Image 01 Image 03

Pepsi Uses Controversial Ad to Gin Up Media Outrage

Pepsi Uses Controversial Ad to Gin Up Media Outrage

Then pulls ad after “unexpected” backlash

Controversial advertising is one of the best ways to earn media. Which seems to be what Pepsi was thinking when it released an ad with model Kendall Jenner, featuring police and protesters, intentionally reminiscent of Black Life Matters protests.

Wednesday, Pepsi pulled the ad after immense backlash from all ends of the political spectrum. The left complained the ad made light of the Black Lives Matters protests while conservatives whined it placed cops in a bad light.

Pepsi Ad

In the ad, Jenner, who plays a model, stops mid-photo shoot to join a bunch of protesters galavanting around police officers. She decided to make peace by offering a Pepsi to one of the cops, who accepts it after a few seconds.

The soft drink company stated:

“Pepsi was trying to project a global message of unity, peace and understanding. Clearly we missed the mark, and we apologize,” a Pepsi spokesman said. “We did not intend to make light of any serious issue. We are removing the content and halting any further rollout. We also apologize for putting Kendall Jenner in this position.”

The Wall Street Journal reported that Networked Insights, a firm that looks into responses on social media, found the ad inspired 24% negative comments and 8% positive:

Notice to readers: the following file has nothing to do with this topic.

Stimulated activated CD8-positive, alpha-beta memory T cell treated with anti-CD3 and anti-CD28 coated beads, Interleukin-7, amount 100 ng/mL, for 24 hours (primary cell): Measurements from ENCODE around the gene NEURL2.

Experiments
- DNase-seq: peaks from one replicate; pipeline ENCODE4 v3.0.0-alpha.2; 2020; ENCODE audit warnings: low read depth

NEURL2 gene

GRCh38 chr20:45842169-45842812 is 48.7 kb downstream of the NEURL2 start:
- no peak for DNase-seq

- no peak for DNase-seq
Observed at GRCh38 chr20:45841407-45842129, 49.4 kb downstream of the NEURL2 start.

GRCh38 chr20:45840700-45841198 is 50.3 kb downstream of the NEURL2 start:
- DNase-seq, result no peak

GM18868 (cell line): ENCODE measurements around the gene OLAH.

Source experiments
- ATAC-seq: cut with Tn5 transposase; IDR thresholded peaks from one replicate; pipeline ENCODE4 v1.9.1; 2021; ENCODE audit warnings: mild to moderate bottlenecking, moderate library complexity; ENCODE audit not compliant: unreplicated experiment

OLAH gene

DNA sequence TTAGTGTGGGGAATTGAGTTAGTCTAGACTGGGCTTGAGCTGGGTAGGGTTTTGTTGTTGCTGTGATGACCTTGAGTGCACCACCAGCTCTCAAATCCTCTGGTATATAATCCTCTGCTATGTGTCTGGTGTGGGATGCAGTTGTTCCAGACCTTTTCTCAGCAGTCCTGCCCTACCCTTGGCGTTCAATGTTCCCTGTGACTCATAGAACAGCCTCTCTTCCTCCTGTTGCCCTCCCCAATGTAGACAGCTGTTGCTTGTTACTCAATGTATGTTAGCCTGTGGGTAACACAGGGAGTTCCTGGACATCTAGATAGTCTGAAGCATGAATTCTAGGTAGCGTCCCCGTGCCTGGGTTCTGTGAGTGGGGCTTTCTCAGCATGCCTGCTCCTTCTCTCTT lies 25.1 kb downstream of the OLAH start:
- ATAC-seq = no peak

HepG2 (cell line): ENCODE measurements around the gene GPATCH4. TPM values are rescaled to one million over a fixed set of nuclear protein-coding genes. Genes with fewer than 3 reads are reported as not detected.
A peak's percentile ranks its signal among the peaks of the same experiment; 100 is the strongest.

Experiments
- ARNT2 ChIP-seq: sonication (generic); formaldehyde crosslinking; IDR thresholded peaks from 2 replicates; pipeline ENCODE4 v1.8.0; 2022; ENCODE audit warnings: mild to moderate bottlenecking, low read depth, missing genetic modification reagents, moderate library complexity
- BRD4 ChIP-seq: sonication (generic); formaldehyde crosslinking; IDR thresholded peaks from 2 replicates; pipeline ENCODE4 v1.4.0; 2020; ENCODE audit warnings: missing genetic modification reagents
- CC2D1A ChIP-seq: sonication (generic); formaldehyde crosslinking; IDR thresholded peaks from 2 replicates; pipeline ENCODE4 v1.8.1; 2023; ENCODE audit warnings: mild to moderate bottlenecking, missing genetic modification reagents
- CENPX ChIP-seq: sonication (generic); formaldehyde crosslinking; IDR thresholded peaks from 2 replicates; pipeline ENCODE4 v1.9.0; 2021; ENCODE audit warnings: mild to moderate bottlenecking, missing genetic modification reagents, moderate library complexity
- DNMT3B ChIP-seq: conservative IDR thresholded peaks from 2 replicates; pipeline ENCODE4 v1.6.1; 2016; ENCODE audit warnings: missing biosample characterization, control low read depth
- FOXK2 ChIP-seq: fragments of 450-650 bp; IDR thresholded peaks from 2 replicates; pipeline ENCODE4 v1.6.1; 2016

For an ad, 24% negative is extremely rare, said Jamie Brugueras, vice president of analytics at Networked Insights. In a typical year, only a handful of ads get this kind of negative response, he said.

Why Tackle Social Issues?

Susan Cantor at branding firm Red Peak explained that companies want to “stay relevant by tapping into the cultural zeitgeist.” She claimed that the ad did not work because Jenner doesn’t usually speak out on social issues:

“It’s an oversimplification of the issue and a dumbing-down of a serious conflict that is plaguing America today,” Ms. Cantor said. “It seems trite, frankly, for a beverage manufacturer to take this on, unless they’re going to take it head-on and take a position.”

Over at TIME, Daniel D’Addario made similar remarks:

If Pepsi were actually to make a commercial that dealt frankly and in a clear-eyed way with police violence, it would still be weird! They are a soda company. But it’d at least be an attempt at the conversation they claim to want, rather than an inauthentic cash-in on many people’s unhappiness. Pepsi’s ad fails not solely for its insensitivity but its overextension of that familiar thing, faux-wokeness to sell a product, past the point where it can be reasonably ignored.

Controversial Political Ads

Cantor and D’Addario also claimed that no one should be surprised Pepsi did this because it’s the cool thing to do now. Politicize all the things!

Look no further than this year’s Super Bowl. It seemed like every commercial had a political message meant to attack President Donald Trump.

Audi sparked a fire when it produced an ad based on the mythical gender wage gap. The company even admitted on Twitter that females employed at Audi receive pay based on their work just like the males: